In this presentation I am going to tell you about roman and Jewish weddings. After this presentation you will known about roman and Jewish wedding dates, special food, activities, clothing, ceremonies and last but not least what guest are invited to these weddings. Also I will explain the comparisons and differences in both roman and Jewish weddings!
Most Roman weddings were in the second half of June, the month dedicated to Juno, Goddess of marriage and childbirth as it was lucky and the most popular month of the Jewish calendar.
In Jewish weddings they select the date and place before the wedding. The couple selects a Rabbi and meets with the Rabbi to set a date and place. The Rabbi instructs and counsels the couple as they prepare for the day. Jewish marriages are mainly held on Lag B'Omer, the thirty-third day in the Counting of the Omer, which is a popular wedding date in Israel.
Roman and Jewish Wedding dates
Wedding clothes At a Roman wedding the bride would wear ribbons in her hair divided into six plaits. While wearing a plain white tunic dress reaching to the ground, held in at the waist by a belt whose ends were fastened with a special knot. The groom would wear a floor-length tunic or toga, trimmed in gold with leather sandals! At a Jewish wedding the groom and other men at the wedding would tend to wear black suits with either a skull cap or top hat. The bride would wear just a white wedding dress, no particular type. The women would wear long dresses or suits which hide their legs.
The ceremony would begin with a sacrifice when a animal’s entrails were cut out. If it was in good order the gods were in favour of the wedding. While the couple exchanged vows, they would hold hands.
The banquet then took place and the ceremony for the bride and groom’s house took place. The bride lit a fire with a special torch carried in front of the procession. The torch was then blown out, and tossed among the guests, who scrambled for it, much like a bride's flower bouquet is today.
Roman Wedding Ceremonies The bride and groom join hands
Jewish Wedding Ceremonies A Jewish wedding service is conducted by a Rabbi. Most take place in the synagogue, although they can be held in other places. Wherever the service is held, the bride and groom always stand under a special canopy. This is called a huppah. It is a symbol of the home that the couple will share. It is often decorated with flowers. The couple drink from a glass of wine which has had a blessing said over it. The marriage contract is read and signed by the bride and groom. This says the husband will look after his wife. At the end of the service the groom crushes a glass under his foot, it reminds the couple that there will be bad things as well as good things in their married life, and they must face them together . Then the bride may throw her flower bouquet .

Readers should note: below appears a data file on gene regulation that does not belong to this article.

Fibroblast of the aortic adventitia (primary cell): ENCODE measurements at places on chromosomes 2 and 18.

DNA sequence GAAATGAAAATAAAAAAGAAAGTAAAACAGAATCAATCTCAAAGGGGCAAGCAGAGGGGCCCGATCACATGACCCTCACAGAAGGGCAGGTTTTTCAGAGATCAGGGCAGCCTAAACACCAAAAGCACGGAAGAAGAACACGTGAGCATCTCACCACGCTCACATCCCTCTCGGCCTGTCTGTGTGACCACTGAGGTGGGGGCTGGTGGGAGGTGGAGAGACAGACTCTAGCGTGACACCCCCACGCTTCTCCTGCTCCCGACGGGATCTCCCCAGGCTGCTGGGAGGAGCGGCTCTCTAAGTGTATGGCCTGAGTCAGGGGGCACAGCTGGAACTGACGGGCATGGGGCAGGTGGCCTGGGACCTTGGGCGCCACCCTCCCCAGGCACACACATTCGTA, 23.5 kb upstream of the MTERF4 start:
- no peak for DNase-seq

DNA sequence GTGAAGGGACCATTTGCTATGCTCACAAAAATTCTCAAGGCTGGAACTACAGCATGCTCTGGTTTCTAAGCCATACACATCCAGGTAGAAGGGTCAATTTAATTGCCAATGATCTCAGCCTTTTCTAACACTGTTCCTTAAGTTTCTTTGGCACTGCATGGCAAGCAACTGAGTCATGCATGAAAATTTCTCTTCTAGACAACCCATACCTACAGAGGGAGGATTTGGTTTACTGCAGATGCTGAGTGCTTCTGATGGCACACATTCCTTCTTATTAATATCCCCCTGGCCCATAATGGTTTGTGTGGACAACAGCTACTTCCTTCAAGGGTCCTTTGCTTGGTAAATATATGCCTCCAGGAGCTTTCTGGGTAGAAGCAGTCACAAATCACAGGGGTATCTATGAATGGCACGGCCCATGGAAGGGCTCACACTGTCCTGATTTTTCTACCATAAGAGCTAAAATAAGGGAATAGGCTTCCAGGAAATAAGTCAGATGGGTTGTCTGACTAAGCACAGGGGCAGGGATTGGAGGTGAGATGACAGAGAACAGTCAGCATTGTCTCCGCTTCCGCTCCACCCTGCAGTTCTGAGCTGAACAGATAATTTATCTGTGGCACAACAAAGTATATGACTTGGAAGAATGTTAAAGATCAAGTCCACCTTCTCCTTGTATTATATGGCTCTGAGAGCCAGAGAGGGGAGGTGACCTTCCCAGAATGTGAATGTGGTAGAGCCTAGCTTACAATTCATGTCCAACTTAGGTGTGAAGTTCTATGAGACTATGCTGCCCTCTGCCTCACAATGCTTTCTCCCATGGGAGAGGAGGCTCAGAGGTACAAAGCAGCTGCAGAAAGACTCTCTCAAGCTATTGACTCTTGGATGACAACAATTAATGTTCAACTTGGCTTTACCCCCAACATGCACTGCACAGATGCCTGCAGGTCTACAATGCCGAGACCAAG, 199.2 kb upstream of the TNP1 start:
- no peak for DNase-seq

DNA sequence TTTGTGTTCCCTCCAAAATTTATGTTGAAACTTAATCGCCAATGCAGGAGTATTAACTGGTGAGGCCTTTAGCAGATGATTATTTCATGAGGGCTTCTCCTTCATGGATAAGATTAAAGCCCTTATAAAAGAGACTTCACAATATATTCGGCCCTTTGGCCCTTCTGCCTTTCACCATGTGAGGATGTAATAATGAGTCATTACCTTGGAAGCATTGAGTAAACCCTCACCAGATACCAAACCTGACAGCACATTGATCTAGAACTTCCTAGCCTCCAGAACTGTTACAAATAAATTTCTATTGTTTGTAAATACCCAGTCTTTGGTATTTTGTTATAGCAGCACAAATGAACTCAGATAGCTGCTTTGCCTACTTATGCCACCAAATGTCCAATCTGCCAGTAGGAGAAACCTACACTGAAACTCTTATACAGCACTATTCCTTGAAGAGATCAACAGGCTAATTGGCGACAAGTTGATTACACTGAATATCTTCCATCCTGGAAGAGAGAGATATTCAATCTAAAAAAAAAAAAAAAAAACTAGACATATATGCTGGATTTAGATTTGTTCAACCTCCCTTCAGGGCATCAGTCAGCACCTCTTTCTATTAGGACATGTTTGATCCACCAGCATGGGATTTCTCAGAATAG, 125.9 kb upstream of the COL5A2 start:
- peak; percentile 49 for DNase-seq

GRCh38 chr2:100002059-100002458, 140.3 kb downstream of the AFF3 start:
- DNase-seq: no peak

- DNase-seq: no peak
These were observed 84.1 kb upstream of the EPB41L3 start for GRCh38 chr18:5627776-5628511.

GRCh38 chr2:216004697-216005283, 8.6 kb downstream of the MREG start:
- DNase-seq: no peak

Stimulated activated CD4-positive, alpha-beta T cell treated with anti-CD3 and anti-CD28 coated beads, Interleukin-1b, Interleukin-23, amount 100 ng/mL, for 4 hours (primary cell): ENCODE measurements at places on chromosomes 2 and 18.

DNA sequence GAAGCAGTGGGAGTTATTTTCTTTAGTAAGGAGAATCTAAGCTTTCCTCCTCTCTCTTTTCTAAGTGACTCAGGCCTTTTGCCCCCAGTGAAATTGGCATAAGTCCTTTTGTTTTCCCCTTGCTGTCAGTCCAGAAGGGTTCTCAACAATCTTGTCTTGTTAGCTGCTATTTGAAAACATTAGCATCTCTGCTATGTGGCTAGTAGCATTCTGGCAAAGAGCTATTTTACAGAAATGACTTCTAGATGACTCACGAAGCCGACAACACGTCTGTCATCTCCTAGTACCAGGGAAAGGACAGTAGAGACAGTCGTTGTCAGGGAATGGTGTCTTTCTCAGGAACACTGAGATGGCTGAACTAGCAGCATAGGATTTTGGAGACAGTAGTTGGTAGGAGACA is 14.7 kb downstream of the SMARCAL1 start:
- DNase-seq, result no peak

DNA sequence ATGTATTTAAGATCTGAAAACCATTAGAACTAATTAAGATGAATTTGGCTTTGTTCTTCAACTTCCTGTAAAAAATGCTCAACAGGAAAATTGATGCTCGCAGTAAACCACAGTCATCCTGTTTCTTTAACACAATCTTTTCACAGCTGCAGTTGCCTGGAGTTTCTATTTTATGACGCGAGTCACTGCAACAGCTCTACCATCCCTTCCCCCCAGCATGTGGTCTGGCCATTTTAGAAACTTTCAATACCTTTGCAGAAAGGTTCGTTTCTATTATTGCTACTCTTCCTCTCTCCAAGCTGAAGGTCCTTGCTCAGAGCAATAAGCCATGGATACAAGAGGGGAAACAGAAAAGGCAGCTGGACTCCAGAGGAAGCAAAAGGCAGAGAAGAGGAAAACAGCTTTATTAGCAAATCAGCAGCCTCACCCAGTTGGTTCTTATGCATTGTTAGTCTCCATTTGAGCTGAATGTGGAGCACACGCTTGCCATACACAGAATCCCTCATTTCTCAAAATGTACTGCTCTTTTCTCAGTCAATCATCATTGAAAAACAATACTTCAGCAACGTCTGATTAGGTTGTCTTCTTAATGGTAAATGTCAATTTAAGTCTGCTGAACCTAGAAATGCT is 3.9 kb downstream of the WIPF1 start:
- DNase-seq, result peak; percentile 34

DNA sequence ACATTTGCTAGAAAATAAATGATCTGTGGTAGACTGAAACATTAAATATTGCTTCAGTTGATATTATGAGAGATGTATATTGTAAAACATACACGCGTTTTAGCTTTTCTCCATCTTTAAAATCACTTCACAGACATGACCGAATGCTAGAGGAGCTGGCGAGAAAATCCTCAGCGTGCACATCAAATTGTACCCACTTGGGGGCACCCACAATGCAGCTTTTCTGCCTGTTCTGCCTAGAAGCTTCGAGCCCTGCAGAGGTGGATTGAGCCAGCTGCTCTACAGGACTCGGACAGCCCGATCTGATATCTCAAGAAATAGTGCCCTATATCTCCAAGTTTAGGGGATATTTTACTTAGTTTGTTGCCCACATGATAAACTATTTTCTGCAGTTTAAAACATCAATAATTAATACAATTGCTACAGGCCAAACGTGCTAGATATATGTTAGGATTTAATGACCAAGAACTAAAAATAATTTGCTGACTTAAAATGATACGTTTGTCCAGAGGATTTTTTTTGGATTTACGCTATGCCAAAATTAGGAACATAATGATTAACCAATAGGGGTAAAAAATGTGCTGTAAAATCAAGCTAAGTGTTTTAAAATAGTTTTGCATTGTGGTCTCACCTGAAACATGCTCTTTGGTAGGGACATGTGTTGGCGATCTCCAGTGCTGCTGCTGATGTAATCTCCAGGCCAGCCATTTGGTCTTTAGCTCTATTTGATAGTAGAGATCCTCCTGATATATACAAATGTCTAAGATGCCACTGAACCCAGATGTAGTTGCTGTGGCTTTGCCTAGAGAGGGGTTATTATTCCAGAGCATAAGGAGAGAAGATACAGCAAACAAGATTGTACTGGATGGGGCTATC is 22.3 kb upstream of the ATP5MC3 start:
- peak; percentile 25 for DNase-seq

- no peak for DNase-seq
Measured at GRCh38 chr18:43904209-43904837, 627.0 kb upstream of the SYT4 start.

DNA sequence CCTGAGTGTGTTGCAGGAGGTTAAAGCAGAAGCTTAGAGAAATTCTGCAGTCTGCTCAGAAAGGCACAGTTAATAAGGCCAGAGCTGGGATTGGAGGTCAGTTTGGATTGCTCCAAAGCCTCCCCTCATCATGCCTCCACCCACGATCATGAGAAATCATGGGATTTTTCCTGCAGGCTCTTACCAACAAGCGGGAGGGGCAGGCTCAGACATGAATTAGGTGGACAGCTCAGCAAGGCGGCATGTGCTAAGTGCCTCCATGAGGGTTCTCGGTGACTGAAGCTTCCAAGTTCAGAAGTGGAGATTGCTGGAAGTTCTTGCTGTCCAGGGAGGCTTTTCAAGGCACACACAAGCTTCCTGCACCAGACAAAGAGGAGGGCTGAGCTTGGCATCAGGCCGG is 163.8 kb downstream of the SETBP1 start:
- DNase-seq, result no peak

At a Jewish wedding they would have such foods as:
At a Roman wedding would have had foods such as:
Lettuces leeks cabbages, onions
Guests The guests Romans invited, were mainly family and friends which is a tradition at most weddings. Though they would of also invite important people from the area. There had to be witnesses present, generally 10, for the ceremony to make it legal. At a Jewish wedding they would just invite family and friends. Though when they arrived at the synagogue the men and women were spilt up and the men would sit on one side of the room and women would sit on the other.
Activities The Romans would have a large banquet during the wedding. They would celebrate by dancing and cheering on the bride and groom, to congratulate their marriage. At the end of the Jewish ceremony, the band would start up. There are circles and circles of dancing guests, with the couple of honour in the middle perched high on chairs, waving to each other. In traditional Jewish wedding dances, the men can’t touch the bride. They hold a hankie or the bride's train as each man dances with her. e ceremony itself r
Conculsion As you can see I have compared my topics; Jewish weddings and Roman weddings. I have done this by putting the Roman information in pink and the Jewish information in blue, so its clear to understand the differences. Jewish and Roman weddings have only a few similarities for example both marriages exchange vows during the ceremony. Though on the other hand, they have more differences than similarities. At a Jewish wedding the couple would have to stand under a huppah, while at a Roman service the couple would hold hands. This shows you that both Jewish and Roman weddings have their own unique traditions, many of which continue today! Thank you for watching my presentation!